temperatures in the United States tend to be cooler than normal for much of the Central U.S. and the majority of the East U.S. during Phase 2 in the winter months. This follows the rule of thumb (portrayed by these same composites) that Phases 8, 1 and 2 of the MJO are most favorable for colder than normal and snowier than normal conditions in the eastern two-thirds of the country during the winter months. Similarly, Phases 4, 5 and 6 are most encouraging for warmer than normal temperatures in the United States for the winter months.

The expected movement into Phases 3 and 4 of the MJO by the middle of the month suggests warmer than normal temperatures for much of the United States around the same time period. This seems to go hand in hand with the three primary models' projections of the 8-10 day period, and indicates that the middle of the month (likely a little bit beyond the middle of the month) should be warmer than normal for much of the country. I expect the warmer than normal tendency to continue through the later part of January in part due to that rapid cooling in the stratosphere that was observed at the end of December, and will translate to the warmer than normal weather for the middle and end of the month.

But what should we be on the lookout for at the end of the month? Will the warmth continue, or will the cold return?

Just as this post began with the stratosphere, it will close out with the stratosphere. Above is a multi-panel forecast from the ECMWF model for different variables in the stratosphere. We will focus in on the top three panels to make some prognostications for the end of January and into early February.

The top panel shows observed zonal wind speeds at the 1-millibar level of the stratosphere - in other words, the strength of the far-upper stratospheric polar vortex. The 1-millibar level isn't as important as the 30-millibar or 50-millibar levels. As an example of this, it has not been uncommon for a warming event to occur at the 1-millibar level but not the lower levels of the stratosphere, resulting in the effects of that 1-millibar level not showing up in the troposphere. Regardless, it is useful as an early indicator of a weakening of the stratospheric polar vortex, which can then show up in weakening at other levels of the stratosphere. The black line shows the ECMWF forecast of the 1-millibar wind speed, and as the wind speeds strengthened with the rapid cooling of the stratosphere (indicating a strengthening of the stratospheric polar vortex, as is to be expected), they look to again weaken over the next couple of weeks, albeit still remaining well above levels that would imply a "weak" stratospheric polar vortex. If you're a 'glass half-full' person and enjoy cold weather, then this is a good sign. Personally, the weakening of the wind speeds from a projected 90 m/s to a projected 50 m/s at the end of the forecast period, while a notable change, isn't something to really pay attention to just yet. If the wind speeds continue to weaken, then it could be something to take note of, but for now the upper-stratospheric polar vortex looks set to remain in firm control.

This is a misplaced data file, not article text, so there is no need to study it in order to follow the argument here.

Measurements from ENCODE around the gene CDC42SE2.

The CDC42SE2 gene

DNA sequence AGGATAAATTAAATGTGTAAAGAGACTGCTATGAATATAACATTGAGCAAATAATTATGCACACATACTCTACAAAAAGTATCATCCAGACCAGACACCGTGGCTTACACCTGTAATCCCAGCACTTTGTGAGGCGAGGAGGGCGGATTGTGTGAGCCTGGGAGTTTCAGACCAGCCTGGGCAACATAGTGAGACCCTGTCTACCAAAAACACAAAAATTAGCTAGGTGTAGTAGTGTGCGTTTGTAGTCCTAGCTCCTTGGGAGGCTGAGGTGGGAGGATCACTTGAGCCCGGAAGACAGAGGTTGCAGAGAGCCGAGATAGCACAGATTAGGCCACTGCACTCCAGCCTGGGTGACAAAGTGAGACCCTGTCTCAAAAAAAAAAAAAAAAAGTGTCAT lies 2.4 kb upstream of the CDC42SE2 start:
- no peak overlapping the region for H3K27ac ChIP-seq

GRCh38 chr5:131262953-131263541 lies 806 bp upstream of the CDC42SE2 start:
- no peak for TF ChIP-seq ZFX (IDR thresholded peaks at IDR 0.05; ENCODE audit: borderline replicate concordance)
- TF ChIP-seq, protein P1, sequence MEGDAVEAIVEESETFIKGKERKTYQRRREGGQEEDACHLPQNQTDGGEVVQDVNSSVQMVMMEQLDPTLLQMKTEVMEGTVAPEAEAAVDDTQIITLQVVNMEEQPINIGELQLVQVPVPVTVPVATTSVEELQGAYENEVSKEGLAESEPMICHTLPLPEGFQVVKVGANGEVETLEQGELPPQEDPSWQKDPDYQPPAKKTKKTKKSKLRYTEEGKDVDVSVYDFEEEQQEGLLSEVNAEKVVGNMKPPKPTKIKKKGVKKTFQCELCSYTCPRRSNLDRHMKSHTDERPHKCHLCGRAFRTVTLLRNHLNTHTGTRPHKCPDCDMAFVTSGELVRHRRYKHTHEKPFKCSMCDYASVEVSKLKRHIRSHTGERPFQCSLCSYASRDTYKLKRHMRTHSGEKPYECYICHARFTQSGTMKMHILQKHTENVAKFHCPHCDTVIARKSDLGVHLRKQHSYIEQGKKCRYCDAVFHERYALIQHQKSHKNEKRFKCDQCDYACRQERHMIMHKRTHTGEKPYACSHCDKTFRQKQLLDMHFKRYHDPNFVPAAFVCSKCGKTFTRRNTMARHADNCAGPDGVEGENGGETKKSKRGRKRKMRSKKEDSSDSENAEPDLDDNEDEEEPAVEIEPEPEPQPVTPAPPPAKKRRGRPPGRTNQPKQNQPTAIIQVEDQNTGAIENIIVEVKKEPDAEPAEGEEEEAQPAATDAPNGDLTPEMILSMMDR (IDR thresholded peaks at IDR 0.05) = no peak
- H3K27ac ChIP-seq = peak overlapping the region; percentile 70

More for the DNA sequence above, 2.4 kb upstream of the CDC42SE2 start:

A similar forecast is shown in the second panel for the 10-millibar zonal wind speed (blue line) and the 30-millibar zonal wind speed (red line), where a strengthening of the wind speeds is then followed by a weakening, though still to rather-elevated speeds. To make matters worse for those who are seeking some colder weather, both the geopotential flux and heat flux indicators in the third panel are set to significantly increase during the forecast period, usually a positive sign for those who want the polar vortex to weaken. However, if you've analyzed these graphs before, you'll note how the EP-flux on the bottom panel is pointing up and to the left, when looking at it two-dimensionally. Stratospheric warming events are most probable when the geopotential and heat fluxes are high (which is forecasted) and the EP-flux arrows are pointed directly up (which is not forecasted). As such, the stratospheric polar vortex looks set to keep the colder air locked up in the Arctic Circle through at least the second-to-last week of January, helping to severely hurt any chances of a sustained colder-than-normal pattern for the eastern two-thirds of the country through at least early February.

To Summarize:

- The recently-discussed stratospheric warming event has ended and has been followed by significant cooling.
- Atmospheric oscillations, the stratosphere, and medium-term weather model guidance agree on warmer than normal temperatures more likely than colder than normal temperatures in the eastern two-thirds of the country through at least mid-January.
- The stratosphere supports this likelihood of a warmer than normal weather pattern persisting into at least early February.
- A separate post on the potential for a strong storm system this week is forthcoming.